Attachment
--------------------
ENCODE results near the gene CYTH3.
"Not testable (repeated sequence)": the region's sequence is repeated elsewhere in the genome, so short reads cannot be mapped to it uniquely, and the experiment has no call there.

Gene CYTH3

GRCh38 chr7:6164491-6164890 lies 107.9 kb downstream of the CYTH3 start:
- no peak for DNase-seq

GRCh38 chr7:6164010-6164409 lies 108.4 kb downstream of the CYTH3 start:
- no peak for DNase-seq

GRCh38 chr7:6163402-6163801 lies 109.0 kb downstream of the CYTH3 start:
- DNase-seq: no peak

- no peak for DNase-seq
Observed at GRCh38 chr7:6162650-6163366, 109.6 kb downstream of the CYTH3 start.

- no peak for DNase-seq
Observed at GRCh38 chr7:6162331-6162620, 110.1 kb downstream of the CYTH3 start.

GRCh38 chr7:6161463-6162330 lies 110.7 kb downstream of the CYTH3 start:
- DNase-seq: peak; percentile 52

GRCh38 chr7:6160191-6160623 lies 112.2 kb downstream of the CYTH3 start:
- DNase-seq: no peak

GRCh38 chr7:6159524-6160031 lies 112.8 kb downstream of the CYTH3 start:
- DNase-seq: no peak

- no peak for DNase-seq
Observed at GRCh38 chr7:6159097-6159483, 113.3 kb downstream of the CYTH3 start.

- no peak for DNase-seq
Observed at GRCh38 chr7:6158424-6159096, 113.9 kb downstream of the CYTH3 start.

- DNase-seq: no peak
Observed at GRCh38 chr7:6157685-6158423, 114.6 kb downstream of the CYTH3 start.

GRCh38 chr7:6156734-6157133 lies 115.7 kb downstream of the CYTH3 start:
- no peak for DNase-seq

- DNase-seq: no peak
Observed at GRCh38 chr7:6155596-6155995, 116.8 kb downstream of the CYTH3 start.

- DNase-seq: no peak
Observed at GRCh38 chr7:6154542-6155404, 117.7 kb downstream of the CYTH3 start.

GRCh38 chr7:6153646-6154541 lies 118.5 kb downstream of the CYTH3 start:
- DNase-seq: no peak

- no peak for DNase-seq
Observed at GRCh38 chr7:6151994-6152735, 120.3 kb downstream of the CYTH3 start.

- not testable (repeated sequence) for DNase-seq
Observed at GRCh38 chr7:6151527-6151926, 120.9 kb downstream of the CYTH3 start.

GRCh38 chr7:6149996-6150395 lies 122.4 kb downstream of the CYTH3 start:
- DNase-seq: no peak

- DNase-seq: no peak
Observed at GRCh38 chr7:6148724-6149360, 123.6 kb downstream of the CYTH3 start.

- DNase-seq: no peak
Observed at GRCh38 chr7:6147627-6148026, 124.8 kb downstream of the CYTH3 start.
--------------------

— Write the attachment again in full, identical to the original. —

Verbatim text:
ENCODE results near the gene CYTH3.
"Not testable (repeated sequence)": the region's sequence is repeated elsewhere in the genome, so short reads cannot be mapped to it uniquely, and the experiment has no call there.

Gene CYTH3

GRCh38 chr7:6164491-6164890 lies 107.9 kb downstream of the CYTH3 start:
- no peak for DNase-seq

GRCh38 chr7:6164010-6164409 lies 108.4 kb downstream of the CYTH3 start:
- no peak for DNase-seq

GRCh38 chr7:6163402-6163801 lies 109.0 kb downstream of the CYTH3 start:
- DNase-seq: no peak

- no peak for DNase-seq
Observed at GRCh38 chr7:6162650-6163366, 109.6 kb downstream of the CYTH3 start.

- no peak for DNase-seq
Observed at GRCh38 chr7:6162331-6162620, 110.1 kb downstream of the CYTH3 start.

GRCh38 chr7:6161463-6162330 lies 110.7 kb downstream of the CYTH3 start:
- DNase-seq: peak; percentile 52

GRCh38 chr7:6160191-6160623 lies 112.2 kb downstream of the CYTH3 start:
- DNase-seq: no peak

GRCh38 chr7:6159524-6160031 lies 112.8 kb downstream of the CYTH3 start:
- DNase-seq: no peak

- no peak for DNase-seq
Observed at GRCh38 chr7:6159097-6159483, 113.3 kb downstream of the CYTH3 start.

- no peak for DNase-seq
Observed at GRCh38 chr7:6158424-6159096, 113.9 kb downstream of the CYTH3 start.

- DNase-seq: no peak
Observed at GRCh38 chr7:6157685-6158423, 114.6 kb downstream of the CYTH3 start.

GRCh38 chr7:6156734-6157133 lies 115.7 kb downstream of the CYTH3 start:
- no peak for DNase-seq

- DNase-seq: no peak
Observed at GRCh38 chr7:6155596-6155995, 116.8 kb downstream of the CYTH3 start.

- DNase-seq: no peak
Observed at GRCh38 chr7:6154542-6155404, 117.7 kb downstream of the CYTH3 start.

GRCh38 chr7:6153646-6154541 lies 118.5 kb downstream of the CYTH3 start:
- DNase-seq: no peak

- no peak for DNase-seq
Observed at GRCh38 chr7:6151994-6152735, 120.3 kb downstream of the CYTH3 start.

- not testable (repeated sequence) for DNase-seq
Observed at GRCh38 chr7:6151527-6151926, 120.9 kb downstream of the CYTH3 start.

GRCh38 chr7:6149996-6150395 lies 122.4 kb downstream of the CYTH3 start:
- DNase-seq: no peak

- DNase-seq: no peak
Observed at GRCh38 chr7:6148724-6149360, 123.6 kb downstream of the CYTH3 start.

- DNase-seq: no peak
Observed at GRCh38 chr7:6147627-6148026, 124.8 kb downstream of the CYTH3 start.